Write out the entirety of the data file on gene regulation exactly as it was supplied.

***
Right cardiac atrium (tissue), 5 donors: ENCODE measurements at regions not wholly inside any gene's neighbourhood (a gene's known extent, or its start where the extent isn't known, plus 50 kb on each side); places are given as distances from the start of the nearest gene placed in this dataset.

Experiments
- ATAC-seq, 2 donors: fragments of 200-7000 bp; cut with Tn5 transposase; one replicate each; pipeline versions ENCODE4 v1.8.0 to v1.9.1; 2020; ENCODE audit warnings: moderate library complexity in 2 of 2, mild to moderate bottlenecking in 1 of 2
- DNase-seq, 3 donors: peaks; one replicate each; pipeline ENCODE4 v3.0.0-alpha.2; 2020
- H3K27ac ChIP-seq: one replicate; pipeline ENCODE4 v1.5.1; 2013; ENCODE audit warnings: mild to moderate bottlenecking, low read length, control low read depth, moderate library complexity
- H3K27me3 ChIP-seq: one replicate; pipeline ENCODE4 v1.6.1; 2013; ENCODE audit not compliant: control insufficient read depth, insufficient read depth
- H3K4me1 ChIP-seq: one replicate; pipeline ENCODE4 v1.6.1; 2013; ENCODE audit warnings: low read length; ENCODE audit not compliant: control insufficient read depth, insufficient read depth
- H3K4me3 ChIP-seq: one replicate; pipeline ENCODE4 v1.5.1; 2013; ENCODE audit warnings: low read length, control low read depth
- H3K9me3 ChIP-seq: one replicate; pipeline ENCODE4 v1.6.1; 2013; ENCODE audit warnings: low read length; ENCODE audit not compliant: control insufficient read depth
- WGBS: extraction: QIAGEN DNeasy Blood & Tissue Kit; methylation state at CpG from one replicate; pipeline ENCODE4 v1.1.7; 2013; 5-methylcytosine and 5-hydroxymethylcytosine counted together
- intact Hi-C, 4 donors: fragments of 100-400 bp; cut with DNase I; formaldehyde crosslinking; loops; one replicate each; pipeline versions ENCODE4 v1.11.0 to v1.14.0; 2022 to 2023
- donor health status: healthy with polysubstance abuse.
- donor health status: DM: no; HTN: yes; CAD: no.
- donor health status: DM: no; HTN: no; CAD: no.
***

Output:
Right cardiac atrium (tissue), 5 donors: ENCODE measurements at regions not wholly inside any gene's neighbourhood (a gene's known extent, or its start where the extent isn't known, plus 50 kb on each side); places are given as distances from the start of the nearest gene placed in this dataset.

Experiments
- ATAC-seq, 2 donors: fragments of 200-7000 bp; cut with Tn5 transposase; one replicate each; pipeline versions ENCODE4 v1.8.0 to v1.9.1; 2020; ENCODE audit warnings: moderate library complexity in 2 of 2, mild to moderate bottlenecking in 1 of 2
- DNase-seq, 3 donors: peaks; one replicate each; pipeline ENCODE4 v3.0.0-alpha.2; 2020
- H3K27ac ChIP-seq: one replicate; pipeline ENCODE4 v1.5.1; 2013; ENCODE audit warnings: mild to moderate bottlenecking, low read length, control low read depth, moderate library complexity
- H3K27me3 ChIP-seq: one replicate; pipeline ENCODE4 v1.6.1; 2013; ENCODE audit not compliant: control insufficient read depth, insufficient read depth
- H3K4me1 ChIP-seq: one replicate; pipeline ENCODE4 v1.6.1; 2013; ENCODE audit warnings: low read length; ENCODE audit not compliant: control insufficient read depth, insufficient read depth
- H3K4me3 ChIP-seq: one replicate; pipeline ENCODE4 v1.5.1; 2013; ENCODE audit warnings: low read length, control low read depth
- H3K9me3 ChIP-seq: one replicate; pipeline ENCODE4 v1.6.1; 2013; ENCODE audit warnings: low read length; ENCODE audit not compliant: control insufficient read depth
- WGBS: extraction: QIAGEN DNeasy Blood & Tissue Kit; methylation state at CpG from one replicate; pipeline ENCODE4 v1.1.7; 2013; 5-methylcytosine and 5-hydroxymethylcytosine counted together
- intact Hi-C, 4 donors: fragments of 100-400 bp; cut with DNase I; formaldehyde crosslinking; loops; one replicate each; pipeline versions ENCODE4 v1.11.0 to v1.14.0; 2022 to 2023
- donor health status: healthy with polysubstance abuse.
- donor health status: DM: no; HTN: yes; CAD: no.
- donor health status: DM: no; HTN: no; CAD: no.